Many of you will have received a letter from Jim Eadie MSP today. Jim is our local MSP (for the Edinburgh Southern constituency). He writes asking people what their views are about the proposed Craighouse development, and whether they feel they have enough information to make a decision.
to decide what local opinion is on the proposals. The planning process at Craighouse could involve the local planning committee (made up of councillors elected in May), a full council vote (we think this unlikely), and Scottish Ministers. So it is important that the full range of politicians understand local feelings.
What should you say?
This is not an official process, so you can freely tell Jim Eadie your opinions.
The current proposals are to build housing over the most beautiful parts of the landscape, while surrounding the open space and historic buildings with more new-build than all the listed buildings put together.
- The Orchard will be lost to 4-storey housing, plus mews houses, car-parking and roads.
- A huge courtyard development will cover a large area of green space used by children and woodland popular with wildlife, as well as blocking views of Old Craig from the East.
- Two blocks of flats and ten houses surround the old buildings on the south, extending into the woods and over the current paths.
- A block of ‘villas’ will front the site to the north.
It is also worth pointing out that each new set of proposals get larger. The first public proposals are three times what Mountgrange originally said was possible. And also far more than their own architect’s conservation report. The second set of proposals have increased the height of the houses on the orchard, while building more in the woods.
The most important thing is to say how loved the site is and how much it is used. Explain how many people use the orchard for the views and watching fireworks. That people don’t want those views lost forever. And that the views of the historic buildings from all over the city should not be lost.
You might want to take into account that any new-build on the site is against official policies, so it is not unreasonable to object to any building on the green space, just as Morningside Community Council have resolved to do.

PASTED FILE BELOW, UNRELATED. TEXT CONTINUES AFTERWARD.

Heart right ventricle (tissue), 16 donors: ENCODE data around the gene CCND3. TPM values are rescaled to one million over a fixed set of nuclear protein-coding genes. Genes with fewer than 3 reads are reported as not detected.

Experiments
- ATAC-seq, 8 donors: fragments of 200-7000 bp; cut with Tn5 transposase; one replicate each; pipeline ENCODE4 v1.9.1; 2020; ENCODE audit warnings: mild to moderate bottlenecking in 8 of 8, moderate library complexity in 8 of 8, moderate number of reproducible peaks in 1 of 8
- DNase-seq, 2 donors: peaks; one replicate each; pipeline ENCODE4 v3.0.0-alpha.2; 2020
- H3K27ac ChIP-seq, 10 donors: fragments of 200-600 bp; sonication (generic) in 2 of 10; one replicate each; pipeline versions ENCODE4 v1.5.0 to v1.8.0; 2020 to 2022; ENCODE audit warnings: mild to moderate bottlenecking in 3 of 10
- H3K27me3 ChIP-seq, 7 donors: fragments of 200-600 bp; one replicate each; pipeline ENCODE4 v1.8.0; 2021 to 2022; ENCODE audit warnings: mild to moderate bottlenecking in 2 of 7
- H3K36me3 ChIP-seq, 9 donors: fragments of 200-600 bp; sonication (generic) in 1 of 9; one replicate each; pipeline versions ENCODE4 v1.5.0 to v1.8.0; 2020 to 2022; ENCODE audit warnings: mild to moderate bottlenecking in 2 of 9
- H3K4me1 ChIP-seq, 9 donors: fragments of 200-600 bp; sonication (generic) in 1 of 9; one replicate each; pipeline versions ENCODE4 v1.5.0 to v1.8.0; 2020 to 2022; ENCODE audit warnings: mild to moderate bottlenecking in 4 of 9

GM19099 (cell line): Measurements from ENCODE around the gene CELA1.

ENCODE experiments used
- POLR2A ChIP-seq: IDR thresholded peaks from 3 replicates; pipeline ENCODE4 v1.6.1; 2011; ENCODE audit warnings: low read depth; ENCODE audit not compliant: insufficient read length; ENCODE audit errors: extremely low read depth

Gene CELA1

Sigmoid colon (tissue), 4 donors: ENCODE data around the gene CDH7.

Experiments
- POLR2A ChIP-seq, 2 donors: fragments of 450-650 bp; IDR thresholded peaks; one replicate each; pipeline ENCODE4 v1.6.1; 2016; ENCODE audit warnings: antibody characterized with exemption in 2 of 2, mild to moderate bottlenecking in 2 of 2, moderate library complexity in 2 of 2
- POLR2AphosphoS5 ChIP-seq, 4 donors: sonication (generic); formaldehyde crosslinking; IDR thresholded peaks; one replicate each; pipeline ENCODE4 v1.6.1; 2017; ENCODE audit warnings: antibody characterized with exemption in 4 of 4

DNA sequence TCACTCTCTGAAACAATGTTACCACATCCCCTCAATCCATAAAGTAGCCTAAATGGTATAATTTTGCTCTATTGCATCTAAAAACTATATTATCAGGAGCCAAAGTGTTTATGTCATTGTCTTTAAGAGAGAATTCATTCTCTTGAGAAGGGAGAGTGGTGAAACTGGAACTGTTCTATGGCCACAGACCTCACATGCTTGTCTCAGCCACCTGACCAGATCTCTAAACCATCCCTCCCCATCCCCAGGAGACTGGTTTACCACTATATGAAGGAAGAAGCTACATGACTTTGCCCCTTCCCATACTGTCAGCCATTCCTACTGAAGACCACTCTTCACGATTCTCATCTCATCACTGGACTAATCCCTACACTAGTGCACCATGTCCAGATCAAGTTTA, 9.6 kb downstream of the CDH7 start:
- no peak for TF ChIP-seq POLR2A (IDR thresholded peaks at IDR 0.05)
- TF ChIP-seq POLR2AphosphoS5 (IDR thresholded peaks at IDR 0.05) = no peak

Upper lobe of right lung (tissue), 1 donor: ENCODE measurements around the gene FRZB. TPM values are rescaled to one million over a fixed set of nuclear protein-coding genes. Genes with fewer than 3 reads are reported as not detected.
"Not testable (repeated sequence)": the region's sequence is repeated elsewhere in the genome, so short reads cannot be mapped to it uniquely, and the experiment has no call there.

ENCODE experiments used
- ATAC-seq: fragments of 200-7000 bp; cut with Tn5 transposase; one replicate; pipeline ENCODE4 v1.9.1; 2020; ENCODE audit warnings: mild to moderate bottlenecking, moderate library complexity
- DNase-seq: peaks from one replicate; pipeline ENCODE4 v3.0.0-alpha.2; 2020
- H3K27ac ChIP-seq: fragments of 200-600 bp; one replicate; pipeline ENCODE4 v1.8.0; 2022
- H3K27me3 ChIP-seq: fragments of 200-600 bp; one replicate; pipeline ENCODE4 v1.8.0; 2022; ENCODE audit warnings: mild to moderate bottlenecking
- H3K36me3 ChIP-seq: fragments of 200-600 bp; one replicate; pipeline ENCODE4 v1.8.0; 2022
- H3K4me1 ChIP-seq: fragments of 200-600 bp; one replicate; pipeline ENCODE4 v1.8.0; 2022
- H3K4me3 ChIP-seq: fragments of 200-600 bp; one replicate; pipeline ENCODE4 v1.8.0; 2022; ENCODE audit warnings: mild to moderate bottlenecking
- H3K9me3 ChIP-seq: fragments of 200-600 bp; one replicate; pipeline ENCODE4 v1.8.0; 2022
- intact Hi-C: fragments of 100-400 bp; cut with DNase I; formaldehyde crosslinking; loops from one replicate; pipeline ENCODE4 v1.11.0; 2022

Why not remind Jim that if the protections can be ignored at Craighouse, then what stops any of Edinburgh’s green spaces being sold off to developers and built over? All of Edinburgh’s Seven Hills could become housing estates. Because if one property developer can break the rules, all the others will ask why they have to follow them. Napier had to stick to the rules, why should Mountgrange be treated differently?
Some of Edinburgh’s other hills are already under threat, especially Corstorphine Hill. So this isn’t just about us. It could be the Braid Hills next.
You could ask for a reasonable, modest development: something that is sensitive to the current beauty of the site, and follows official policies and guidelines.
You may also want to object to the information given by the developers. The statements we have overheard the developers saying include: there is current planning consent on the site, the 92 local plan still applies (and lets them build on the orchard and all around the car-park), that the historical costs of maintaining the grounds are over £68,000 per year and that the long-term building maintenance costs are £180,000 a year. These statements are all statements that can be checked against public records and are not true. The site is highly protected, the past planning consents have long since expired (and there were some very strong conditions and restrictions attached), and the historical maintenance costs fit within affordable levels.
You might even want to say that the “enabling development” argument doesn’t stack up. We still haven’t got a good example of a project like that proposed at Craighouse that turned out as a success.
Politicians need to be constantly reminded that all the green space protections that people have campaigned for in the past are still wanted by the public.